Breaking Barriers: Celebrating Women’s History Month with Master Sgt. Shelise Harmon

  • Published
  • By Senior Airman Kaitlin Frazier
  • 51st Fighter Wing Public Affairs

"Women have always played a vital role in defending our country, from the Revolutionary War to the present day,” said former First Lady Michelle Obama. “Their service and sacrifice should be honored and celebrated," This year’s Women’s History Month theme celebrates 'Women Who Advocate for Equity, Diversity, and Inclusion,' inspiring a call to honor and empowering diverse voices.

U.S. Air Force Master Sgt. Shelise Harmon, 25th Fighter Generation Squadron first sergeant, exemplifies this ethos daily. Her commitment isn't just a job; it's a reflection of her core values, seamlessly aligning with the theme of honoring and uplifting fellow Airmen.

Harmon’s journey started when she attended the First Sergeant’s Symposium during her first tour at Osan AB in 2017. Her career field was small and she was worried that her application would get denied, but that didn’t stop her from going after her goal.

“I had great leadership that told me I would excel at this job,” Harmon reflected. “I took their words into consideration. It lit a fire under me to continue striving to become a first sergeant.”

Harmon dedicated 16 years of her career as a physical occupational therapy technician. Despite her passion for her previous job, Harmon felt a profound calling to serve as a first sergeant and support her fellow Airmen.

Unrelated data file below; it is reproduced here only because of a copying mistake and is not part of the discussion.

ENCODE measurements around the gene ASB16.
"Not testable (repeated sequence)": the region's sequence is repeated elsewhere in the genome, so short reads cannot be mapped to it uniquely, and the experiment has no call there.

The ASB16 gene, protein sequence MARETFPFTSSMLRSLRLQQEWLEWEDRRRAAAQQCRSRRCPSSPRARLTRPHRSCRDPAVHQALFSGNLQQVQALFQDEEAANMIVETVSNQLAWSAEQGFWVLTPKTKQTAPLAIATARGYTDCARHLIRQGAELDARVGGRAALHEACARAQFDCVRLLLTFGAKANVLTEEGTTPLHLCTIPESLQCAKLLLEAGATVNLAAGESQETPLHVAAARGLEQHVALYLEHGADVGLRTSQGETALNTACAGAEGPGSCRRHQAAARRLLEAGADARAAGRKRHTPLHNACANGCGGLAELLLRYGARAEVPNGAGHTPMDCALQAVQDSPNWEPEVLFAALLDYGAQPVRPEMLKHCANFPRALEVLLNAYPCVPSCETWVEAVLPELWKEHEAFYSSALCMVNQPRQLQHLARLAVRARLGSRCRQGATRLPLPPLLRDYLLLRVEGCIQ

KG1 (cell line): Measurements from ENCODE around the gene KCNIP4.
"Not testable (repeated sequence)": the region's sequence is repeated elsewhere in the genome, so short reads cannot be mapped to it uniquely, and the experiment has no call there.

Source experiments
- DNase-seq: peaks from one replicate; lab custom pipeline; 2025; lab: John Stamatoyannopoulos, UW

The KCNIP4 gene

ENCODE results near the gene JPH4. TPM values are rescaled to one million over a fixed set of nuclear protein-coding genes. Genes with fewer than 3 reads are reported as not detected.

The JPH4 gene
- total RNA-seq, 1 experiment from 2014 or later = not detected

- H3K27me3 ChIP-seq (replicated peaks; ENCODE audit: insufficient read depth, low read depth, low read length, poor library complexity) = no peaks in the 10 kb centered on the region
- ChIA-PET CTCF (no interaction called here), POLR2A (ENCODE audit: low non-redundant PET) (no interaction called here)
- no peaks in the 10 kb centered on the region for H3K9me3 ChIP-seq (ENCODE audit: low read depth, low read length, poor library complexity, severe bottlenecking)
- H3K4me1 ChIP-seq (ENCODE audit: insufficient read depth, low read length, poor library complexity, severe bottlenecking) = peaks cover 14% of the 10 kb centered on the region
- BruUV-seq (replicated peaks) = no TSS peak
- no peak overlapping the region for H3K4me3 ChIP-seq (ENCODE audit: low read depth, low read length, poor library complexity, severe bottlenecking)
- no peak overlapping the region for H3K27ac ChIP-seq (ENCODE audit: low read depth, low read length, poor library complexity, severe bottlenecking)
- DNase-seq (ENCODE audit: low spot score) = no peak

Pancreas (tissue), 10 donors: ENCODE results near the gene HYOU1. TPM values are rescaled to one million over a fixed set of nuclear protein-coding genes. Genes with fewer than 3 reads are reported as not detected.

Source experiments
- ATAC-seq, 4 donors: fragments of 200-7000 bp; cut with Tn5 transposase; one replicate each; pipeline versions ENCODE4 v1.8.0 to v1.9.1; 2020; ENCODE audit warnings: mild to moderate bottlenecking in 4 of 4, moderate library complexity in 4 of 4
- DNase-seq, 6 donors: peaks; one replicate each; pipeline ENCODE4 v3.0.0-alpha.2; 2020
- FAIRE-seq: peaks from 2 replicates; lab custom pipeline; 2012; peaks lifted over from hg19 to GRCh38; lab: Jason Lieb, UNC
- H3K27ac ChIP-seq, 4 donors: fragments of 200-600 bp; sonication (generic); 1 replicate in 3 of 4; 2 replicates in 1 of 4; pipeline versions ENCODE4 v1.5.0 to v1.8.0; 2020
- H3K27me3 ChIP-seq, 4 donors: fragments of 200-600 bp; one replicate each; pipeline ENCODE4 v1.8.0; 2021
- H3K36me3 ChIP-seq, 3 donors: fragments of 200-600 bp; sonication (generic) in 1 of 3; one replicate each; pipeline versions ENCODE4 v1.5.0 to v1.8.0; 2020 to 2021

“I’ve always been a person who enjoys taking care of people,” said Harmon. “I’ve wanted to be in a position where I can affect change.”

While Harmon loved working in a medical field and helping others, she was beginning to feel burned out and tired. Harmon explained that her passion for working with others was reignited at Barksdale Air Force Base, Louisiana, by U.S. Air Force Chief Master Sgt. Amy Miller, 673rd Medical Group functional manager.

As her squadron superintendent, Miller asked Harmon what her goals were. Harmon explained that while she wanted to work hard and continue to do her job as well as she could, she did not have a desire to do more than that. Miller took it upon herself to challenge Harmon because she believed in her ability to adapt and grow.

“Who’s going to tell their boss no,” she laughed. “I was challenged. If I’m asked to do something, I’m going to do my best. I never would’ve learned or grown as much as I did if she had allowed me to be complacent.”

She attributed her successes from that point onward to Miller and the team she worked with during her time at Barksdale AFB.

When posed with the question about any advice she had for other women, she replied, “Don’t be afraid to go after your aspirations. Be a part of Air Force history in any way that you can. Every day you put on the uniform, you’re making your mark on our history.”